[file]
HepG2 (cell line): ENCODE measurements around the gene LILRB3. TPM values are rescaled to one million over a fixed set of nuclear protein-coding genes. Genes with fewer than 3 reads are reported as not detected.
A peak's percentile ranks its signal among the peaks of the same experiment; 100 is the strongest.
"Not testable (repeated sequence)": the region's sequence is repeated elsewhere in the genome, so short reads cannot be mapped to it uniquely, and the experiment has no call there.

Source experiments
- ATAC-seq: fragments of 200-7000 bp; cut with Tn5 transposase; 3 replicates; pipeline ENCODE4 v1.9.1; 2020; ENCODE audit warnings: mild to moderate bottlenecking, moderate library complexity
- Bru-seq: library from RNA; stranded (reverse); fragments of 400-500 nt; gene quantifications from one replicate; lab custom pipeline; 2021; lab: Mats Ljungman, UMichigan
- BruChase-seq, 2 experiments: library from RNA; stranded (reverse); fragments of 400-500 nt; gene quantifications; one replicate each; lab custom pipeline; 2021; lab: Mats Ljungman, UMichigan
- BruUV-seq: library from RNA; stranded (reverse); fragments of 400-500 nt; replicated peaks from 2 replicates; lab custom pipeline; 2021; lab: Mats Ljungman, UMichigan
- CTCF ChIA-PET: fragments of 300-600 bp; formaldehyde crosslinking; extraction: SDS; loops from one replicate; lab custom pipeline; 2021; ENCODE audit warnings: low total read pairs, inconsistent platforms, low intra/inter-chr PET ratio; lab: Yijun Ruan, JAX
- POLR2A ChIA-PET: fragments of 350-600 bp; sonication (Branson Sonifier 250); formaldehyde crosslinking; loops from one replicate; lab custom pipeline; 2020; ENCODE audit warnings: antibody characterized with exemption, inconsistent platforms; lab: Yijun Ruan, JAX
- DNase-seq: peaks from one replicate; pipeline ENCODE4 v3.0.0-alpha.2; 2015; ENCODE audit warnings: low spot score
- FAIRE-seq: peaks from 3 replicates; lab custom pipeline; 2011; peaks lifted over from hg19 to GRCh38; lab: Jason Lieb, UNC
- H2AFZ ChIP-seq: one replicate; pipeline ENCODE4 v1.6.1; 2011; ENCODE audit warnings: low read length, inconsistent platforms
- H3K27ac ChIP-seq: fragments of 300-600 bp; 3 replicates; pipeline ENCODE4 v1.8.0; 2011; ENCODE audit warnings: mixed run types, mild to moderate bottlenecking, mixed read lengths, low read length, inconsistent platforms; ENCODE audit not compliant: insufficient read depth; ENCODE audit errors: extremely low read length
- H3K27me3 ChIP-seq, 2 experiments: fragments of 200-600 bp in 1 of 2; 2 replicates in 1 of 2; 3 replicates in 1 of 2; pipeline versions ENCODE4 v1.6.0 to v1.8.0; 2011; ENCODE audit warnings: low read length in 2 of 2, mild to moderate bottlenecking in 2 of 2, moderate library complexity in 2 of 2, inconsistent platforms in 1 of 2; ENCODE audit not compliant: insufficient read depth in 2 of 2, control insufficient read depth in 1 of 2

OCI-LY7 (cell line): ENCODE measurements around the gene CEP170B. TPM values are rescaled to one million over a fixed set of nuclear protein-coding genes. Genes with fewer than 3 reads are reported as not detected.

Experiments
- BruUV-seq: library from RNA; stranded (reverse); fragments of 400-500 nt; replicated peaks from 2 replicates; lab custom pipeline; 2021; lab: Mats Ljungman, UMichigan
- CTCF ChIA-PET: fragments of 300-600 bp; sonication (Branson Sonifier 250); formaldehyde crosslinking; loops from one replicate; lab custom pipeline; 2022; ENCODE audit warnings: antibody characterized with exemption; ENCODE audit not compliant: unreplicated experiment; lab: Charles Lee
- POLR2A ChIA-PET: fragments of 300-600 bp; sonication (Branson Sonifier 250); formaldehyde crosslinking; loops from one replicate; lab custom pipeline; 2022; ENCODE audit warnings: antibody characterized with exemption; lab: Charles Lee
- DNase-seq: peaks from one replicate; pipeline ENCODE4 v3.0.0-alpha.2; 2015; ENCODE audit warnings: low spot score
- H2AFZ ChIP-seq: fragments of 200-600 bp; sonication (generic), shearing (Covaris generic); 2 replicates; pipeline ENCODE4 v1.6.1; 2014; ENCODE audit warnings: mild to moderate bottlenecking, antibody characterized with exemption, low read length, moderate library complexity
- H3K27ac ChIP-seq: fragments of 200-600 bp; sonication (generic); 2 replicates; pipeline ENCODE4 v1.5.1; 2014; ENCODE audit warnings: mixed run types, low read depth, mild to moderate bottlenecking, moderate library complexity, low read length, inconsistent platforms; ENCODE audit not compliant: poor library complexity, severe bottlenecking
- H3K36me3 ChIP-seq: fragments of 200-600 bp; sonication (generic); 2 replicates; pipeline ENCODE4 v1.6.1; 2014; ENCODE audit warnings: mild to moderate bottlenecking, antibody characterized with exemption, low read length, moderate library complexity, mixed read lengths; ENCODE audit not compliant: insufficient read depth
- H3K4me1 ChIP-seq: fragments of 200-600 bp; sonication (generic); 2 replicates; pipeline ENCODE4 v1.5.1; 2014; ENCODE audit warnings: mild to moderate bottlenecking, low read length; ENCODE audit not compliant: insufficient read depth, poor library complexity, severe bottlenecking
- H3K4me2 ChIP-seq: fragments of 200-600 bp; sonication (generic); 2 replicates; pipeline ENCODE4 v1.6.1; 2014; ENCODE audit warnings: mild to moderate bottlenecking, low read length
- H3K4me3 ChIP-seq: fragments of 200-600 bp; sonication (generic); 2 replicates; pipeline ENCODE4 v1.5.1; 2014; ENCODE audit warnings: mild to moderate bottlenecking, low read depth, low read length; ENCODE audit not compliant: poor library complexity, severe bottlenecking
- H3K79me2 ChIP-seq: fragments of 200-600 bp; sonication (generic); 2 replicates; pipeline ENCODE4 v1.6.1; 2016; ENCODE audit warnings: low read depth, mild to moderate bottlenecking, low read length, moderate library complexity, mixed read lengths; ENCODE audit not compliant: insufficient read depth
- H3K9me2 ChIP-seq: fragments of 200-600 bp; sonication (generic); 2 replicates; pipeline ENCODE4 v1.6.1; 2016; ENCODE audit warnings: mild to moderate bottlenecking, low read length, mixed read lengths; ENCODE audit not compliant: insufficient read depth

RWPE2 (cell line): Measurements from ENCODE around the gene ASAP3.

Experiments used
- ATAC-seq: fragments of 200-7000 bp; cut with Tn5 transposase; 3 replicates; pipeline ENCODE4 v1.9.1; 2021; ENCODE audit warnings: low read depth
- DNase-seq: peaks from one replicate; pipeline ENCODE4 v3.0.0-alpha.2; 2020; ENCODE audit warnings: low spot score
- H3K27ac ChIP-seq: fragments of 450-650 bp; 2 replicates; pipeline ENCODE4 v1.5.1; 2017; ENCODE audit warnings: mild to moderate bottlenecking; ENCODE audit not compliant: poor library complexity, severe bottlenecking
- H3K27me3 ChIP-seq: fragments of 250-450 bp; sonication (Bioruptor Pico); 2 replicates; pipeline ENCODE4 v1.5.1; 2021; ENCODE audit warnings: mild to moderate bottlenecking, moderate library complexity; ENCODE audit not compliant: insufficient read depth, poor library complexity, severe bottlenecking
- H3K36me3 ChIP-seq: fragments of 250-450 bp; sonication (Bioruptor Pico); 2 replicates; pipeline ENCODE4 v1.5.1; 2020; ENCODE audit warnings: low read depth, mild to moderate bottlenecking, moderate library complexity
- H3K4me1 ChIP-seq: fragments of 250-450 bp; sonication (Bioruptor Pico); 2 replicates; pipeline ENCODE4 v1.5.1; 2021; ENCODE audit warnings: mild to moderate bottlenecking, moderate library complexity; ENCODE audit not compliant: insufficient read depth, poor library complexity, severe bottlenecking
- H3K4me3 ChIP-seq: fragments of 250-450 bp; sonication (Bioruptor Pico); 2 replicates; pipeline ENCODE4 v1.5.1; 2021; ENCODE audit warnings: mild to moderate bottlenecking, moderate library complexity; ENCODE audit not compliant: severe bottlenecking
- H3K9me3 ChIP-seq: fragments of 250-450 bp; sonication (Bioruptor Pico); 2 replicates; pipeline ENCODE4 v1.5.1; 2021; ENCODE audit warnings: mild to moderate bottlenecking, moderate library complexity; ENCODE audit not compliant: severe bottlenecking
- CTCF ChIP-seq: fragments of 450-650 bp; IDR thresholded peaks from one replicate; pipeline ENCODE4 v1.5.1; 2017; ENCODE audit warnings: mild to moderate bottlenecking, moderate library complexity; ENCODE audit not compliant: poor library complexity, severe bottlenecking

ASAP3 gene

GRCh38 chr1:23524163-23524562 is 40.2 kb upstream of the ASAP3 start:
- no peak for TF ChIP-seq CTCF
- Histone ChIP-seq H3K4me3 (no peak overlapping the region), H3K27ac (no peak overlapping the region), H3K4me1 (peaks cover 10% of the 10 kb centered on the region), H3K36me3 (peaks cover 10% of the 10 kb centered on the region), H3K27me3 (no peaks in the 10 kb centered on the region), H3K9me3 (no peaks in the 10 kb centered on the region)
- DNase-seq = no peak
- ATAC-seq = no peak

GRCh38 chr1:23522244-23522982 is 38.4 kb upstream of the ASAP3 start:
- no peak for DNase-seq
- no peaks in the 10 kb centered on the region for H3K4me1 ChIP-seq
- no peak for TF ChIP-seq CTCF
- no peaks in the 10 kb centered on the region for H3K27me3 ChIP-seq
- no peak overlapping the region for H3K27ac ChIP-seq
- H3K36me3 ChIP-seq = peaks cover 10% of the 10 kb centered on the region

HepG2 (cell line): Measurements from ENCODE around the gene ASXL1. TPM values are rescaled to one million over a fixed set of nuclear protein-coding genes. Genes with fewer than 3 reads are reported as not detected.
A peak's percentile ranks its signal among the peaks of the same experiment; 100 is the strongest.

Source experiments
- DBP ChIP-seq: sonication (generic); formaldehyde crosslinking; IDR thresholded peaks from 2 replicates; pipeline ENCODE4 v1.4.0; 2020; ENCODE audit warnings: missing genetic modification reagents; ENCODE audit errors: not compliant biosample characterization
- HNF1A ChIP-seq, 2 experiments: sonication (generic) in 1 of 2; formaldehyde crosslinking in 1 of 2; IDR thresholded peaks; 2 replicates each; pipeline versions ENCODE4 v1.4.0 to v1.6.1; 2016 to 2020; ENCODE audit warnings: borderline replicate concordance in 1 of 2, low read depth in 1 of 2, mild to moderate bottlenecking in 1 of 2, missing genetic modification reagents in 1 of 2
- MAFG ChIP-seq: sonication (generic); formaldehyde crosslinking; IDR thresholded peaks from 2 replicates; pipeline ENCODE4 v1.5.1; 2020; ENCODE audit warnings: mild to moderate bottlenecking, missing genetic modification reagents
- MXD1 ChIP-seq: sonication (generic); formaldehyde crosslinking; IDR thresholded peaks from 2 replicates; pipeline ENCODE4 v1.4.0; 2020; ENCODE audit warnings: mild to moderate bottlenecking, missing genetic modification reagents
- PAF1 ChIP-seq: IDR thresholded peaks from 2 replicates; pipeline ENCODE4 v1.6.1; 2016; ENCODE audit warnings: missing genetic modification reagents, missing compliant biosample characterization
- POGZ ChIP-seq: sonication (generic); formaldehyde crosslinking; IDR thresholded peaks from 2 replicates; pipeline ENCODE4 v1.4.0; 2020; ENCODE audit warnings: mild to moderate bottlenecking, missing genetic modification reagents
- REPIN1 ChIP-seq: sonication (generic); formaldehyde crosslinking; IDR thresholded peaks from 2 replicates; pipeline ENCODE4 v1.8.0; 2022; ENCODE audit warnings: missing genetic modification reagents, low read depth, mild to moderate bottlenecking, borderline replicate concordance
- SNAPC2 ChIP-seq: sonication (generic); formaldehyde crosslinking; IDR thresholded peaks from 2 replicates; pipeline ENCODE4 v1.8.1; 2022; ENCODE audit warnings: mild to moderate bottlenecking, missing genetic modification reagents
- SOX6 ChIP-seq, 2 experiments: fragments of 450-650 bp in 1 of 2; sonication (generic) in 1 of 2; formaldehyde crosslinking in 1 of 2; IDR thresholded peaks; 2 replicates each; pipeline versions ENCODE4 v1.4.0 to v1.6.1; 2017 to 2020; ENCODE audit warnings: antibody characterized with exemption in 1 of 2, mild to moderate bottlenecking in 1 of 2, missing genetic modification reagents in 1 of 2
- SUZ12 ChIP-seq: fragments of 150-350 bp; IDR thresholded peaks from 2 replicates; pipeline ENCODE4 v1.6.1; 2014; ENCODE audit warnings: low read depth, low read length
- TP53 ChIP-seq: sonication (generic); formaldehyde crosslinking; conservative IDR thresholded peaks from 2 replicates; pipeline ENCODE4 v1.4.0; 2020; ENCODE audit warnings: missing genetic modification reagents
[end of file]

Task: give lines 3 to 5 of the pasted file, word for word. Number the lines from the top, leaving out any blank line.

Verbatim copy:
"Not testable (repeated sequence)": the region's sequence is repeated elsewhere in the genome, so short reads cannot be mapped to it uniquely, and the experiment has no call there.

Source experiments
- ATAC-seq: fragments of 200-7000 bp; cut with Tn5 transposase; 3 replicates; pipeline ENCODE4 v1.9.1; 2020; ENCODE audit warnings: mild to moderate bottlenecking, moderate library complexity